VOTERS have delivered a “plague on both your houses” verdict in the English local elections, Ruth Davidson has claimed, as the Conservatives and Labour suffered a Brexit backlash, losing a raft of seats and councils.

The pro-Remain Liberal Democrats, already picking up 308 seats with half the results in, are the biggest beneficiaries. Sir Ed Davey, the party’s Home Affairs spokesman, declared his party was “back in business”.

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The Greens also made gains, picking up 42 councillors in early results, prompting Jonathan Bartley, the party’s co-leader, to say it had been the “biggest election night in our history”. Ukip, in contrast, lost 54.

With the cross-party Brexit talks due to resume next week, John McDonnell for Labour, which overnight lost 73 seats, said the electorate had delivered a message to the politicians to get the issue of Britain’s departure from the EU “sorted”.

But Nicola Sturgeon, the First Minister, commented: "If the message Labour takes from English local elections is that they should now be the facilitator of a Tory Brexit, I suspect their troubles will just be beginning."

As the Conservatives took the biggest hit, losing 452 seats, and were looking to lose as many as 1,000 by the end of the day, there were already calls for Theresa May to go.

Priti Patel, the Brexiteer former International Development Secretary, noted: “We need change, I don’t think we can continue like this….Many of my constituents have said this to me: we need a change of leadership; perhaps the time has now come for that.”

Senior Tory Brexiteer Sir Bernard Jenkin claimed his party leader had “lost the plot” and warned the party would be "toast" unless it "mends its ways pretty quickly".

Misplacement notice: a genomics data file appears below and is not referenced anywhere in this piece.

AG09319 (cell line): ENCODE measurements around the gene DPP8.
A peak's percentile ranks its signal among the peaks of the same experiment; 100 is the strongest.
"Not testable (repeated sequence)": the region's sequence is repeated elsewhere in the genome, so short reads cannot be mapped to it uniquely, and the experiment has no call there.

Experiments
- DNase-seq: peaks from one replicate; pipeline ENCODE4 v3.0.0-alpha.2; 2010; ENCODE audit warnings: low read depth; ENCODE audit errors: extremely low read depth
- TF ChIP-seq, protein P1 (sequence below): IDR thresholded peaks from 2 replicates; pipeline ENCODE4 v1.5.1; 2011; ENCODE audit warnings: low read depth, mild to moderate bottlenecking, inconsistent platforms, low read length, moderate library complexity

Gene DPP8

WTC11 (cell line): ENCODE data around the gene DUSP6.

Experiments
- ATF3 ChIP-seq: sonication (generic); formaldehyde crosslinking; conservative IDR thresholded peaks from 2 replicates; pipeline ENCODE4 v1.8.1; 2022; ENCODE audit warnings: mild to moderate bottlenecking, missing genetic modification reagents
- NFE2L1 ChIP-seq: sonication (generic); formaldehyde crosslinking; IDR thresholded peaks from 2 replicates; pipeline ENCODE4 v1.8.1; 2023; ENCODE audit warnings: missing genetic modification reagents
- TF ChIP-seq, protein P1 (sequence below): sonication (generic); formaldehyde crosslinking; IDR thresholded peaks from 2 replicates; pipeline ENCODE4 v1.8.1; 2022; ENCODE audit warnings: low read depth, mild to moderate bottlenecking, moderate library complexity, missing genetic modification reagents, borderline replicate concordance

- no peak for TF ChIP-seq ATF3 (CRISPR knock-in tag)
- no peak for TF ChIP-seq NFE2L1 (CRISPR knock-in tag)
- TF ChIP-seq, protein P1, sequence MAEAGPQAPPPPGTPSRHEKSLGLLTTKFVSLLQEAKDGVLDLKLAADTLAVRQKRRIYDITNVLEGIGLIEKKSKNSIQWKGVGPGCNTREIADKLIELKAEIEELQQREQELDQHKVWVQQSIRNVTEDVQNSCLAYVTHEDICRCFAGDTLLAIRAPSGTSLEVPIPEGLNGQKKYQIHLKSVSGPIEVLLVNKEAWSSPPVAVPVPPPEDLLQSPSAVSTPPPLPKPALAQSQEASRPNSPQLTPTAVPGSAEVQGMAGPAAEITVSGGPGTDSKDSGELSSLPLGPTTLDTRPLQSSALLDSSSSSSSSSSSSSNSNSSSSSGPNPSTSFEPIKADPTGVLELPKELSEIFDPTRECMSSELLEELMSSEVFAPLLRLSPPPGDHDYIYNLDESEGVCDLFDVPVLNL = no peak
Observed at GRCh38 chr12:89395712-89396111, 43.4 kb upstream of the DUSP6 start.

With the European elections set for May 23, pressure is now mounting on both the Tories and Labour, but particularly the PM, to seal a Brexit compromise deal.

The expectation is that Nigel Farage’s Brexit Party will be the winner in the Euro poll, which would pile immense pressure on Mrs May to resign if, by then, she has not clinched a deal with Labour and begun the process of getting the Withdrawal Agreement Bill through Parliament; legislation needed to ratify Britain’s departure from the EU.

In early council results, the Conservatives shed 442 seats and 18 councils, Labour lost 79 councillors and thee councils. The Lib Dems gained 248 seats and picked up control of 16 councils. The Greens and Independents also made gains.

Brandon Lewis, the Tory Chairman, said: "The reality is we were fighting these elections from a real high-water mark for us off the back of the 2015 General Election. People are frustrated with where they see parliamentarians are. And the fact that we have found this impasse in Parliament.

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"It's a stark reminder to everybody in the House of Commons that we need to get past that impasse, deliver on what people voted for, and focus on that as parliamentarians as well," he added.

Ms Davidson told Sky News: “The message is pretty clear. It seems to be a plague on both your houses to the Conservatives and the Labour Party, who they see as a block on finding some sort of resolution to Brexit.

"So, we know that the talks are ongoing; hopefully, this will focus minds in the room and, hopefully, we can get past the impasse that we are in and move on to the next stage."

Nadhim Zahawi, the UK Education Minister, said the Tory losses reflected the anger among voters over Brexit; he urged colleagues to rally behind Mrs May's deal.

"Because we haven't been able to deliver Brexit on March 29 we are seeing these results. The PM has stretched every sinew, she has tried everything. We can keep blaming her; ultimately, it is in the hands of us parliamentarians."

For Labour, Jeremy Corbyn, on a visit to Trafford, a former Conservative stronghold where Labour won over-control of the council, said: "Results across the country are interesting, to put it mildly.

"But I also say the swings to Labour in many parts of the country show that we can win seats in a general election, whenever that comes.”

The party leader admitted he had wanted Labour “to do better, of course,” but added: “I am looking forward to a general election when we will take our message out there; of an end to austerity, of investment in the poorest and most left behind communities all across Britain, a national investment bank that invests for the whole of the country, not just London and the South East."